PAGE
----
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I have a soft spot in my heart for Young Adult fiction. While it often entertains, I find that there is much to be gleaned about our world and our place in it.
Although I strive to read on average one book a week, I have stayed away from full-on book reviews the last few years. It isn’t that I don’t enjoy reading. Rather, doing a thoughtful review on a time schedule just takes a back seat to some of my other ventures. (I do share periodically on my Goodreads account as I track what I am reading.)
When the request to review Other Bodies came into my inbox, something about it told me to take the opportunity.
About Other Bodies
In a world where immersive VR suits distort what is real from what is not, and the AI Personhood Act blurs the lines between body and bot, the choices sixteen-year-old Hattie Martins faces are very personal.
Welcome to Hattie Martins’ dystopian Philadelphia, where everything is not as it seems…
Just as her life is looking up–a new job, new friends, a new date–Hattie discovers not all progress in her beloved, futuristic Philadelphia is for the best. Societal regrets can become personal regrets in an instant. Choices don’t always come with second chances, and when they do the cost can be unimaginable. How far will she go to undo her greatest regret? And worse yet, what will she become if it’s too late?
In a world where bots are equal to bodies, what does it mean to be alive?
What is real?
Which bodies matter?
What about the other bodies?…
In this blistering new young adult novel from the #1 bestselling author of the Meritropolis series, readers will question everything they know about life and reality in a unique dystopian adventure that is equal parts moral dilemma and romance.
*Subject matter includes references to euthanasia, abortion, and teenage pregnancy. There are NO sex scenes and NO curse words. This is a stand-alone book with a complete story from beginning to end. There are NO cliff-hangers and this is NOT a part of a series.*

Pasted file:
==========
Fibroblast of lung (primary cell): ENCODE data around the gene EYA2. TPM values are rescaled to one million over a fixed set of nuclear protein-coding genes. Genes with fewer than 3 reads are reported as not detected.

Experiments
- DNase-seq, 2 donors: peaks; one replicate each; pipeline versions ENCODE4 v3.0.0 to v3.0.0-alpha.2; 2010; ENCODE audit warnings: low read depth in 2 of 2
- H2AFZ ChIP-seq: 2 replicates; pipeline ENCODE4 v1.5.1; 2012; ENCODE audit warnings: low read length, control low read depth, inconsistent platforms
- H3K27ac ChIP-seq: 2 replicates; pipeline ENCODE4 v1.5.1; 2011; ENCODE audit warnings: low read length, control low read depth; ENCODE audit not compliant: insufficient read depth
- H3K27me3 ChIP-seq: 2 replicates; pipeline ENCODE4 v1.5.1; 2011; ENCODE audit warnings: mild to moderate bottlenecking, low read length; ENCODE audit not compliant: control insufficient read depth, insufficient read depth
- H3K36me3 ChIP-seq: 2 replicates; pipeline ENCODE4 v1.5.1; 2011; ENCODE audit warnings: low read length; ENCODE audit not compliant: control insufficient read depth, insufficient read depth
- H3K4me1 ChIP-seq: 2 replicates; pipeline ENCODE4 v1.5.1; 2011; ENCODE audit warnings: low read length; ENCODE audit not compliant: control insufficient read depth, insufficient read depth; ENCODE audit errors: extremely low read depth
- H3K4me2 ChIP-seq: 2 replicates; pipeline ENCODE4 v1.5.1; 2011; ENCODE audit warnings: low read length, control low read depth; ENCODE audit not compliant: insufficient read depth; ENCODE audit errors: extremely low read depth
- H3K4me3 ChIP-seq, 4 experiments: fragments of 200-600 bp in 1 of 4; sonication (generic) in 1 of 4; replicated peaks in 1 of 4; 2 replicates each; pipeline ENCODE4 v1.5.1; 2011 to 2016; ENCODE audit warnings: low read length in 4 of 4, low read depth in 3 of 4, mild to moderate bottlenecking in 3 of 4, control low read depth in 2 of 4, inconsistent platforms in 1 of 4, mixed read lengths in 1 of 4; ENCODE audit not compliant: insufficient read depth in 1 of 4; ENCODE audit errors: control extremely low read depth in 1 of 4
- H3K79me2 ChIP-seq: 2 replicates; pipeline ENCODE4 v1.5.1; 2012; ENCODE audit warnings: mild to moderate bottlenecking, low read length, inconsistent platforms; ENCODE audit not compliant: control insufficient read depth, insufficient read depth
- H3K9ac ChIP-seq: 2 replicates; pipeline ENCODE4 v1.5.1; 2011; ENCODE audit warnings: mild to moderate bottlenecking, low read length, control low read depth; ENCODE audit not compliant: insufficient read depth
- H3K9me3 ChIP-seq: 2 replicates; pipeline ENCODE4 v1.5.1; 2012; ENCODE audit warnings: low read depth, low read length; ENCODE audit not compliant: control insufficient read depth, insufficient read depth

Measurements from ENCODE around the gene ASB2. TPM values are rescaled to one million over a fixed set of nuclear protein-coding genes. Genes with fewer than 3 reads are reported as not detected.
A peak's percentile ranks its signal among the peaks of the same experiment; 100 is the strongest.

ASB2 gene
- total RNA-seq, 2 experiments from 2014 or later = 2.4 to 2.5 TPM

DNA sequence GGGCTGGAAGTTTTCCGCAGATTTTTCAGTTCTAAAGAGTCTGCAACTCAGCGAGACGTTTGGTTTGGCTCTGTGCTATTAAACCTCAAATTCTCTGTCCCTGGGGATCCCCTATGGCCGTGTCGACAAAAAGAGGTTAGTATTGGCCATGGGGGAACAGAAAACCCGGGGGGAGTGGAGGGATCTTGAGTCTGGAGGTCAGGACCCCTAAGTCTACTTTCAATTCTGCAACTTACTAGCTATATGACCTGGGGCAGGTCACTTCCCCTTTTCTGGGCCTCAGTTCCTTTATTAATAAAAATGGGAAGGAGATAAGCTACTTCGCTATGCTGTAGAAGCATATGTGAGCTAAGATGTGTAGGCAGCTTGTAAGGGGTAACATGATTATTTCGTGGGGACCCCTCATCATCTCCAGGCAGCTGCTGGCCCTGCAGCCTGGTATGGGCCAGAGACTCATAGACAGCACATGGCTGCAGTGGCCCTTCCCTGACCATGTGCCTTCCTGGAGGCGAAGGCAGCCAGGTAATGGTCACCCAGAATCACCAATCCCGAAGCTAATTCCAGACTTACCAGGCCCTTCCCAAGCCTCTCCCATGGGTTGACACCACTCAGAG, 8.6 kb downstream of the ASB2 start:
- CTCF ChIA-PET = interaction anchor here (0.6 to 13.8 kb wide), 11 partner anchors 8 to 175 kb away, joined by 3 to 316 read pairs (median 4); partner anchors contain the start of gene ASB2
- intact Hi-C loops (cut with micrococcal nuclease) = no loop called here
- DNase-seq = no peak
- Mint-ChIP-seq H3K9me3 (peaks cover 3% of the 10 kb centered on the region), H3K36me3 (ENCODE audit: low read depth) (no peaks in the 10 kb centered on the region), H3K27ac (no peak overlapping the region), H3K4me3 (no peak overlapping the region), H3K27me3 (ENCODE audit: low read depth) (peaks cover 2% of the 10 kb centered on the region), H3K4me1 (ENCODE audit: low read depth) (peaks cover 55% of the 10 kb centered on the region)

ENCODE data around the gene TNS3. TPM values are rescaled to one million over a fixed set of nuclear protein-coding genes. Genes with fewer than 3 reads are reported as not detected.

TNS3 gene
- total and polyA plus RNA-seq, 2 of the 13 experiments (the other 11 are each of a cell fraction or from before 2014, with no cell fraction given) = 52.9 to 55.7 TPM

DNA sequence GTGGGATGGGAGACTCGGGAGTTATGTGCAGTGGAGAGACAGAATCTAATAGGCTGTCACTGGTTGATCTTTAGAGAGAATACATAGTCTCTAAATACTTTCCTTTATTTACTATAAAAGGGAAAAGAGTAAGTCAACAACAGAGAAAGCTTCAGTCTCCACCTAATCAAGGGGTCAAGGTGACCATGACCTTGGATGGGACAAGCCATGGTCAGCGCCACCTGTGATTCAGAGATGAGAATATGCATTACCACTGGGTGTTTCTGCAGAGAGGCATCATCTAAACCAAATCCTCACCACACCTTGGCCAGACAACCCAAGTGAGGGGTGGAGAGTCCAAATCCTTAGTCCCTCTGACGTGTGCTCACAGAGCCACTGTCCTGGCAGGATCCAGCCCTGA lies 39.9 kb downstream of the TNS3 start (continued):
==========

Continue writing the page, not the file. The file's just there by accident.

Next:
About The Author: Joel Ohman
Joel is a husband and father of three who resides in Florida. He is the author of the Meritropolis series which has been described as “The Hunger Games meets The Village with a young Jack Reacher as a protagonist”.
Beyond his books, he is the founder of several web startups. You can read more about him on his author page.
My Thoughts on Other Bodies
This is definitely a title that tackles some difficult topics, some of which rarely get featured. Yet, the topics of euthanasia and abortion are beginning to be more at the forefront of some channels with current legislature debates or new laws being passed in some states.
The world Hattie lives in has some of the same things we are accustomed to here in the United States. Yet, you can tell that for many the world has become a harsher place in the future.
Instead of Planned Parenthood, there is Managed Motherhood. This is where Hattie has started a new job with the hopes of better days ahead. She is lugging some serious emotional baggage and soon finds herself with a new item to stack on her shoulders. She is pregnant by a guy who used and dumped her.
Of course, the decision seems crystal clear. She can barely survive on her own. Bringing a new life into the mix seems impossible. And turned to the baby’s father isn’t something she is willing to even consider.
Throughout the story, Mr. Ohman merges the use of virtual reality to wipe out the nitty-gritty of reality with the emotional turmoil experienced by a young girl. If you can’t see or feel what is happening, did it really happen?
Some of the science seems to be a bit of a stretch. In this dystopic future, abortions are done in stages with the entire amniotic sac being removed and placed in an artificial womb. That allows them to ‘harvest’ fetal tissue on their own schedule and removes any unpleasantness for the patient to witness. The scientist in me is trying to envision that level of technology. But, I can see how engaging a patient in virtual reality could keep their mind off what is truly being done.
The emotional turmoil and regret experienced by Hattie along with her need to see what really happens behind the scenes at the clinic are believable. It is through this process that she confronts the truth behind her beloved grandfather, that she helped him to die.
Woven throughout the story are short bursts where another place is mentioned. It takes a while to realize what is going on, but this is where a Christian worldview comes into play.
Final Takeaway on Other Bodies by Joel Ohman
For entertainment value, this book is not one I’d pick up. But, to open the door to discussion with your teens or other adults, I do find extreme value.
Before reading this title, I had not heard of Mr. Ohman. But, now I am adding the Meritropolis trilogy to my reading list.
Disclosure (in accordance with the FTC’s 16 CFR, Part 255: “Guides Concerning the Use of Endorsements and Testimonials in Advertising”): Many thanks to Propeller Consulting, LLC for providing this prize for the giveaway. Choice of winners and opinions are 100% my own and NOT influenced by monetary compensation. I did receive a sample of the product in exchange for this review and post.